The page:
Why data and analytics aren’t enough to change healthcare
Healthcare operations are undergoing change as dramatic as the discovery of penicillin to treat bacterial infection or hand washing to reduce patient mortality. The opportunity to use data to improve efficiency and drive innovation is within reach for most hospitals.
Every other major industry from shipping (UPS, Fedex) to retail (Amazon, Walmart) and airlines (United, American) has been revolutionized by their data operations. Data helps these industries know how many trucks to deploy, how much inventory to order and how to plan for unpredictable weather or traffic.
Now that hospitals have updated to their first and even second generation electronic health records, the data exists for a similar revolution in healthcare administration. All that remains is the will to change.
If availability of data was all that was necessary, hospitals would already be lowering costs while providing higher-quality patient care. Clearly, data alone is not enough. What’s missing is a cultural revolution where both clinical and non-clinical hospital leadership value data operations as the key to effective and efficient care.
Think of it this way—data provides the raw materials to build a boat and predictive analytics provide the design. Together, these build a seaworthy vessel capable of taking hospital leadership through transformation never before imagined. To continue this metaphor, most hospital innovation navigates visually and never strays far from shore. This new generation of data analytics enables leadership to embark on hospital rationalization projects that were simply unimaginable with the previous generation of tools and data.
Like all new tools, there will be a learning curve, and results will not come immediately. Investing in these tools and taking action on the results requires a cultural revolution from the top down that trusts and values data. The good news is this doesn’t have to happen all at once. Hospitals can start out with smaller projects that build confidence and validate the process. Additional projects can build on early successes to make continual incremental improvements that add up over time.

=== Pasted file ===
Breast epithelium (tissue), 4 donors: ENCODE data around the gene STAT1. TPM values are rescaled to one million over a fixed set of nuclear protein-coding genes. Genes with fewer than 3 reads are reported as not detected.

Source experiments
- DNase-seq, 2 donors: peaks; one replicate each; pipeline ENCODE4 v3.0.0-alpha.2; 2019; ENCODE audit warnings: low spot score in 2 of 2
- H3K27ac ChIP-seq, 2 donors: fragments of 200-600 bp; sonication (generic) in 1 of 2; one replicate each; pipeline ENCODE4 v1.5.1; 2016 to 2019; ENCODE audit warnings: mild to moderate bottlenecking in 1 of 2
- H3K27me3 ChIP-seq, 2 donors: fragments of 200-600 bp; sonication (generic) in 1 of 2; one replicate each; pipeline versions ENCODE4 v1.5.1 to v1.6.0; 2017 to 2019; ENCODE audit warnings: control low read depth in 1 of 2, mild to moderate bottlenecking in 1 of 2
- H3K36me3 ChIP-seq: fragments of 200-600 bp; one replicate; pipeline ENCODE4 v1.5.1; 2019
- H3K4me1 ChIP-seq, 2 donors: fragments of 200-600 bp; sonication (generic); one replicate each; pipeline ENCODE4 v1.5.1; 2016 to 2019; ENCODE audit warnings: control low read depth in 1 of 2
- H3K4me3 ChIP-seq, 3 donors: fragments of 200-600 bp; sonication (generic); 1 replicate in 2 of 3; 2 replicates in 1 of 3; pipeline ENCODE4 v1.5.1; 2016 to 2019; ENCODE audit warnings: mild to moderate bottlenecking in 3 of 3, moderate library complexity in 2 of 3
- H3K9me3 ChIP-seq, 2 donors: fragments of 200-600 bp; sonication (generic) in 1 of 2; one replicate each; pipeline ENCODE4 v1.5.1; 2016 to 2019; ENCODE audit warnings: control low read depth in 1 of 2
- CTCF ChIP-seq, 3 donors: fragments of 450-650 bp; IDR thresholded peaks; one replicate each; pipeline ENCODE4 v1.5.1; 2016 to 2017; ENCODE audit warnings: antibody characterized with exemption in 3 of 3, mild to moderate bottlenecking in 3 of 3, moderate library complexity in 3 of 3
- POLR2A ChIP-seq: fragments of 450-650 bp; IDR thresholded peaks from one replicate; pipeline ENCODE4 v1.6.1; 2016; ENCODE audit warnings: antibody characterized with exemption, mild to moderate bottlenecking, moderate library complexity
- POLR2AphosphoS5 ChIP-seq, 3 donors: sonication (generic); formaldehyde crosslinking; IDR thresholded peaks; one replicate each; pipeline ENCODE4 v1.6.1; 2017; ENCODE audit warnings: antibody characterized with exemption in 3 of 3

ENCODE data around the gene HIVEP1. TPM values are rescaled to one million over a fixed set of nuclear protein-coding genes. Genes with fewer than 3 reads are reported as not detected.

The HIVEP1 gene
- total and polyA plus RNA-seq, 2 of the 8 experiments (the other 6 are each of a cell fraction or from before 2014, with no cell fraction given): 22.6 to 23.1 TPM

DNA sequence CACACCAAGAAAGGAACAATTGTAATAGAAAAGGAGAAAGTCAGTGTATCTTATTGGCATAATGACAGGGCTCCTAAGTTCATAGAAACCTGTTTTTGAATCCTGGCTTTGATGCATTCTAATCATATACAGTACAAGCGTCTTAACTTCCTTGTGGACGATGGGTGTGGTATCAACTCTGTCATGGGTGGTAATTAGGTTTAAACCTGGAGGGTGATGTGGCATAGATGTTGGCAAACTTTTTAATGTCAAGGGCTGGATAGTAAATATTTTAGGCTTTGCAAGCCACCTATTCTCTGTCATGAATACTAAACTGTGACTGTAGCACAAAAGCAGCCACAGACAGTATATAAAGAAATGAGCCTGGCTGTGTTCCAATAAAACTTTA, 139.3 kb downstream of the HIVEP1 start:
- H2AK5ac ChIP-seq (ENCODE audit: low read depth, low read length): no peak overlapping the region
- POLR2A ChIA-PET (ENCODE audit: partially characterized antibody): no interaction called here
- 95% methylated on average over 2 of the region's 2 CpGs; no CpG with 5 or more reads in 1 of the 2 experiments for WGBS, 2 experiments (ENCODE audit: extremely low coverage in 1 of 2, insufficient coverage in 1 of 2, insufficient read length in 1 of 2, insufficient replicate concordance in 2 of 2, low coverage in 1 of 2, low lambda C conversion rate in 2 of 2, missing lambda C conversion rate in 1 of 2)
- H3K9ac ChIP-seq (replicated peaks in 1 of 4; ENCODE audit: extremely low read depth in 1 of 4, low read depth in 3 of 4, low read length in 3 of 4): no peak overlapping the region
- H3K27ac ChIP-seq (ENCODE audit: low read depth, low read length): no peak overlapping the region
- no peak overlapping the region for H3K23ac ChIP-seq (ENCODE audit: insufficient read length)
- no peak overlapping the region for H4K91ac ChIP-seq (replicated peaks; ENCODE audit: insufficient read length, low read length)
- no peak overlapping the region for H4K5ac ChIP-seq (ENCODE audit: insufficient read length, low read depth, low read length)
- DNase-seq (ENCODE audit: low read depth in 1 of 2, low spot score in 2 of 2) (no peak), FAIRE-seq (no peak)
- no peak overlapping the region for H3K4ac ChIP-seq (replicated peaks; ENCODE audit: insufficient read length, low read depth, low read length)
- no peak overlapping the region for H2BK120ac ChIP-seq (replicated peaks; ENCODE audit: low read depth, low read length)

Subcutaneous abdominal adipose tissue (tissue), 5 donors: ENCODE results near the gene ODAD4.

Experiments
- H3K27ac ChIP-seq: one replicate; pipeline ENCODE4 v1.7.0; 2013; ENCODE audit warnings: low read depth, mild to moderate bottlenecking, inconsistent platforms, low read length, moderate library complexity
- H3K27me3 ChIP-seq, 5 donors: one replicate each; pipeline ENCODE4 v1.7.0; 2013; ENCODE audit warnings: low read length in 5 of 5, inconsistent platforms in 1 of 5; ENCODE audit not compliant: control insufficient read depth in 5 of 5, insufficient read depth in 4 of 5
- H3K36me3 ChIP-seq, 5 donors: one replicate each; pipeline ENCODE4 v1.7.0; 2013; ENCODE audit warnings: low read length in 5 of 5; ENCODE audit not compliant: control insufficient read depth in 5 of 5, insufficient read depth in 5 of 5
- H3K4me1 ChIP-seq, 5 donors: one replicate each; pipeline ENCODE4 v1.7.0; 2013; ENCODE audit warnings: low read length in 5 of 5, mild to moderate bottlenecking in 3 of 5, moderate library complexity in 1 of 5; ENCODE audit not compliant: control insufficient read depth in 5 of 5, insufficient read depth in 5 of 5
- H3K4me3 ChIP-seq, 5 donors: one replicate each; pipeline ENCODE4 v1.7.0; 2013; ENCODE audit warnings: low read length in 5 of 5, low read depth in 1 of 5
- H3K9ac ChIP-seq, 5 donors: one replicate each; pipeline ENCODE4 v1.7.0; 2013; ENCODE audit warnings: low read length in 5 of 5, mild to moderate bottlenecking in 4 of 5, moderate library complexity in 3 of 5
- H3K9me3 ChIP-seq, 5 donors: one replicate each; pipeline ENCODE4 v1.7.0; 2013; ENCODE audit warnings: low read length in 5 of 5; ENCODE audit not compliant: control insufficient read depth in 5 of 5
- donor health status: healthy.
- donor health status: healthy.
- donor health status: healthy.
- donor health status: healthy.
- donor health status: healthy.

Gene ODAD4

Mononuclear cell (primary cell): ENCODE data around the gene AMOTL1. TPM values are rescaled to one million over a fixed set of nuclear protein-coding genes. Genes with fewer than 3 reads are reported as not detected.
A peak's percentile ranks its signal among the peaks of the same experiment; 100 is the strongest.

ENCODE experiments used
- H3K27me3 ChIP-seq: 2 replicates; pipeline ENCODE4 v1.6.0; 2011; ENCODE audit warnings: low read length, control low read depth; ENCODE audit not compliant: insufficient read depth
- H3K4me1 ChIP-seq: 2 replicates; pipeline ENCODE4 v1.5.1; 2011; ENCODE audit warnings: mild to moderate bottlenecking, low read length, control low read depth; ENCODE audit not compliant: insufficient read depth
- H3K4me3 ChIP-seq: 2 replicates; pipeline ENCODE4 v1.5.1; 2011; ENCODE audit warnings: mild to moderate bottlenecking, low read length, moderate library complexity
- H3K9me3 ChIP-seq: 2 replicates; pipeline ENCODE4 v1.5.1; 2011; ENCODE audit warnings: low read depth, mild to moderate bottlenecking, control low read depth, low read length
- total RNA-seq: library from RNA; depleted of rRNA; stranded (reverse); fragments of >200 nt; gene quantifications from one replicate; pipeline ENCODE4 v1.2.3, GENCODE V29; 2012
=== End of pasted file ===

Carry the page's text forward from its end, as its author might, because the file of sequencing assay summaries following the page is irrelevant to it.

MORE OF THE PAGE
For example, it is generally very difficult to make changes to the surgical block schedule. However, hospitals can still improve operational efficiency by adjusting the staff schedule to match the historical pattern of surgical demand. Hospitals can start with a subset of staff, perhaps just on weekends, or just for a single service. Alternatively, block schedules are only changed when a surgeon retires and a new one is hired. Reliable data operations means these situations can be modeled in real-time with fresh data that incrementally nudges hospitals toward a larger shift.
Change based on data is hard to launch and easy to sink. Detractors do not need to develop an alternative plan—they generally only need to introduce just enough doubt and uncertainty to keep the plan from getting off the ground. A solid well-documented data operation can address criticism from skeptics to keep projects moving forward.
This transition is not like a new and improved drug, where the same pill produces better results. It can be imagined as a conglomerate in which contributions from all spokes in a hospital system are symmetrical.
Like all winds of change, this will be a gradual process to reach some level of maturation. It will, of course, require a meticulous collaborative effort. A cultural revolution will come only once hospital executive staff and management realize that not all innovation needs to entirely overhaul a system, but instead can make incremental improvements, resulting in a better-run hospital for both patients and staff.